I use FRP for UI in games. I even use things like Map<>. I’ve been reading up on Rx and Elm and Most. Cool stuff, and useful for some things.
And it’s just not fast enough for some things, like mutating a world state for any nontrivial world size.
I just listened to a podcast about ImmutableJS, where they were saying that it’s plenty fast enough because when they create a new copy of an array or map, they’re referencing most of it and just modifying a part, meaning that it’s O(log n). For the kinds of things you deal with in a typical web page (with n<50), that can be fine. Even for server code that doesn’t execute very often (i.e., once per request) it can be fine.
But going from O(1) (with a really small constant) to O(log n) (with a larger constant) for nontrivial n (say a thousand or more entities) and repeating that operation a few thousand times (update position, changes in state, AI calculations)…in much less than 16.6ms, so you can keep your 60FPS update rate… And then there’s the exploding memory requirements, assuming your immutable model never throws away old data, and/or drowning in GC overhead to dispose of those branches that are being generated at 60FPS… Heck, for serious game development the norm is to create memory pools just to avoid memory fragmentation which can kill a game that someone’s been playing for a few hours.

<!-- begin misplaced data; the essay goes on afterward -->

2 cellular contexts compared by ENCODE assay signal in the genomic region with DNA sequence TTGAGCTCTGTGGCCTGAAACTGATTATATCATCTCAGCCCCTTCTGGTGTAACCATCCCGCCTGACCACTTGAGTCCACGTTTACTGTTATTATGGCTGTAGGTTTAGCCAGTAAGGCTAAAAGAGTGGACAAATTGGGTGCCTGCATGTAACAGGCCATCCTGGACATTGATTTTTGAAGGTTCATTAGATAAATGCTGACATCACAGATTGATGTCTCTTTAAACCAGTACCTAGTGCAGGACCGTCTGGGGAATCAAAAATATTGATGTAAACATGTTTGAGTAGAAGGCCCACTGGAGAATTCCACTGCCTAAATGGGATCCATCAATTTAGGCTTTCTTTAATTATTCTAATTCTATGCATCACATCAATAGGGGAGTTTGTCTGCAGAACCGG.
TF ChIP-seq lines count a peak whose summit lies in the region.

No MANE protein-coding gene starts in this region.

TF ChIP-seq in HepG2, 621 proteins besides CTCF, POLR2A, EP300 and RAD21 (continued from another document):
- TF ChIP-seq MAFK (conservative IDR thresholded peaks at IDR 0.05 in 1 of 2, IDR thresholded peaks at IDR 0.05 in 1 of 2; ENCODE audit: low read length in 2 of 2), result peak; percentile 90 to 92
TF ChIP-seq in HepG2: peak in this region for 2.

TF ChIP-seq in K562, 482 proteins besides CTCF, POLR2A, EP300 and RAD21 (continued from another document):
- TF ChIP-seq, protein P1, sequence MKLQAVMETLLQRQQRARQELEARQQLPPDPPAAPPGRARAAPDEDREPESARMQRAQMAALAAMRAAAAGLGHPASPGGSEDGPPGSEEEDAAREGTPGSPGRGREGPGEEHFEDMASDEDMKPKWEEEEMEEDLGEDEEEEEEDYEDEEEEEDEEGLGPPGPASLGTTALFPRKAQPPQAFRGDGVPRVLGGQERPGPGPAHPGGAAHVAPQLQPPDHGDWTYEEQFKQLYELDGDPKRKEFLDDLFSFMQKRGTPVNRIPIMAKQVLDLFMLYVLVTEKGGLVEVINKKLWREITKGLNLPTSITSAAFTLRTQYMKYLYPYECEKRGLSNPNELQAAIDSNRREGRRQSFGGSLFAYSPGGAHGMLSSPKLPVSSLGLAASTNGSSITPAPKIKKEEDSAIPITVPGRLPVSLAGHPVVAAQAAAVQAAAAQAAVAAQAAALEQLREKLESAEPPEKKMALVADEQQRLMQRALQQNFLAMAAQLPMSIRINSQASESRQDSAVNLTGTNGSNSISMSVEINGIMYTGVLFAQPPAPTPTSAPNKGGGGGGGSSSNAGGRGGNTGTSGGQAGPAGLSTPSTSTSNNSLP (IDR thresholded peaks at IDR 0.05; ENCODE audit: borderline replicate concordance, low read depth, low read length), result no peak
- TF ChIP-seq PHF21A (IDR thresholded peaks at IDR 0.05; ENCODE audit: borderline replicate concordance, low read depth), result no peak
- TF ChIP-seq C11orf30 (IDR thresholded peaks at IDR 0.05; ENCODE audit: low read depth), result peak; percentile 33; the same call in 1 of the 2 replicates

I’ve developed games for 30 years. As cool as some of the functional approaches to UI are, games are much more than fancy UI with animations, and functional just doesn’t hold up as the only paradigm. Yes game developers have things to learn from FRP and similar paradigms. But I repeat, There Is No Silver Bullet.